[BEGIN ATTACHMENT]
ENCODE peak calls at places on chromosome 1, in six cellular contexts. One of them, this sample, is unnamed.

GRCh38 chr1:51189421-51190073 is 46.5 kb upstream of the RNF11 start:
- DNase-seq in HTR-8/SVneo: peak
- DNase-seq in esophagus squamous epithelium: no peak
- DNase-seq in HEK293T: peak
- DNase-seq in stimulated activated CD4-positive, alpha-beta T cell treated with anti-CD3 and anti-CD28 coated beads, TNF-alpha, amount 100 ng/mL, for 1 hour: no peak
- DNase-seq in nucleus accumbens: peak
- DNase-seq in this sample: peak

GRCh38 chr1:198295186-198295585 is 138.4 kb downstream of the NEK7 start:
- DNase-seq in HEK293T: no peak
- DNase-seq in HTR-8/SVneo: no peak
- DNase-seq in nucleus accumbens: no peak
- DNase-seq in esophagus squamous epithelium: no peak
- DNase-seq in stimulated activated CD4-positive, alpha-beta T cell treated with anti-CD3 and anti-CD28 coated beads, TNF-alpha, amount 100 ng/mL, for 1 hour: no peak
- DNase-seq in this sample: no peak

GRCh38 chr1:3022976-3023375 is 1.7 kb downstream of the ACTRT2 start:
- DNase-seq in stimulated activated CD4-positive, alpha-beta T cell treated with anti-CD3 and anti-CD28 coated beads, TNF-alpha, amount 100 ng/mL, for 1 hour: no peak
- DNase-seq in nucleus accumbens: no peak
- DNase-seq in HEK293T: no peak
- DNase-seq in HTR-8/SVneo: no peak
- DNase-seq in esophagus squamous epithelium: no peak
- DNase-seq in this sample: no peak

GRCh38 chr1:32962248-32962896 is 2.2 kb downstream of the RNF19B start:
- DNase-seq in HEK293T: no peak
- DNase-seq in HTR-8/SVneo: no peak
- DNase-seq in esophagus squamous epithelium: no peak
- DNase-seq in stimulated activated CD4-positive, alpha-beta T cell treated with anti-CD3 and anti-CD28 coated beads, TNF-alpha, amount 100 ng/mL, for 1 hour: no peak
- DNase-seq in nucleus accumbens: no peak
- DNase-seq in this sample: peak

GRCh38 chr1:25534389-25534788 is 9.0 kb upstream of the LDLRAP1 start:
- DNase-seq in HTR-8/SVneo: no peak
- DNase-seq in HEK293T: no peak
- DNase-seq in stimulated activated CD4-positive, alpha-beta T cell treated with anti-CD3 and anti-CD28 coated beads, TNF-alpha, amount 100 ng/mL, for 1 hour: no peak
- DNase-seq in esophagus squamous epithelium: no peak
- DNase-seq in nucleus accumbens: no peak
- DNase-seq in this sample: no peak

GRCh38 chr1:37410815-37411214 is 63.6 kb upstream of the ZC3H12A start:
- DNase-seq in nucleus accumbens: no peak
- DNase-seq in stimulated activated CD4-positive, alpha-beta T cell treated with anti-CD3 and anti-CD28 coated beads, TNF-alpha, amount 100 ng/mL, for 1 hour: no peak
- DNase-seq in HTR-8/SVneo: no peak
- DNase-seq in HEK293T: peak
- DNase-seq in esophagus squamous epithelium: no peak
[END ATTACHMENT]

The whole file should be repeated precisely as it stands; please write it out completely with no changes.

ENCODE peak calls at places on chromosome 1, in six cellular contexts. One of them, this sample, is unnamed.

GRCh38 chr1:51189421-51190073 is 46.5 kb upstream of the RNF11 start:
- DNase-seq in HTR-8/SVneo: peak
- DNase-seq in esophagus squamous epithelium: no peak
- DNase-seq in HEK293T: peak
- DNase-seq in stimulated activated CD4-positive, alpha-beta T cell treated with anti-CD3 and anti-CD28 coated beads, TNF-alpha, amount 100 ng/mL, for 1 hour: no peak
- DNase-seq in nucleus accumbens: peak
- DNase-seq in this sample: peak

GRCh38 chr1:198295186-198295585 is 138.4 kb downstream of the NEK7 start:
- DNase-seq in HEK293T: no peak
- DNase-seq in HTR-8/SVneo: no peak
- DNase-seq in nucleus accumbens: no peak
- DNase-seq in esophagus squamous epithelium: no peak
- DNase-seq in stimulated activated CD4-positive, alpha-beta T cell treated with anti-CD3 and anti-CD28 coated beads, TNF-alpha, amount 100 ng/mL, for 1 hour: no peak
- DNase-seq in this sample: no peak

GRCh38 chr1:3022976-3023375 is 1.7 kb downstream of the ACTRT2 start:
- DNase-seq in stimulated activated CD4-positive, alpha-beta T cell treated with anti-CD3 and anti-CD28 coated beads, TNF-alpha, amount 100 ng/mL, for 1 hour: no peak
- DNase-seq in nucleus accumbens: no peak
- DNase-seq in HEK293T: no peak
- DNase-seq in HTR-8/SVneo: no peak
- DNase-seq in esophagus squamous epithelium: no peak
- DNase-seq in this sample: no peak

GRCh38 chr1:32962248-32962896 is 2.2 kb downstream of the RNF19B start:
- DNase-seq in HEK293T: no peak
- DNase-seq in HTR-8/SVneo: no peak
- DNase-seq in esophagus squamous epithelium: no peak
- DNase-seq in stimulated activated CD4-positive, alpha-beta T cell treated with anti-CD3 and anti-CD28 coated beads, TNF-alpha, amount 100 ng/mL, for 1 hour: no peak
- DNase-seq in nucleus accumbens: no peak
- DNase-seq in this sample: peak

GRCh38 chr1:25534389-25534788 is 9.0 kb upstream of the LDLRAP1 start:
- DNase-seq in HTR-8/SVneo: no peak
- DNase-seq in HEK293T: no peak
- DNase-seq in stimulated activated CD4-positive, alpha-beta T cell treated with anti-CD3 and anti-CD28 coated beads, TNF-alpha, amount 100 ng/mL, for 1 hour: no peak
- DNase-seq in esophagus squamous epithelium: no peak
- DNase-seq in nucleus accumbens: no peak
- DNase-seq in this sample: no peak

GRCh38 chr1:37410815-37411214 is 63.6 kb upstream of the ZC3H12A start:
- DNase-seq in nucleus accumbens: no peak
- DNase-seq in stimulated activated CD4-positive, alpha-beta T cell treated with anti-CD3 and anti-CD28 coated beads, TNF-alpha, amount 100 ng/mL, for 1 hour: no peak
- DNase-seq in HTR-8/SVneo: no peak
- DNase-seq in HEK293T: peak
- DNase-seq in esophagus squamous epithelium: no peak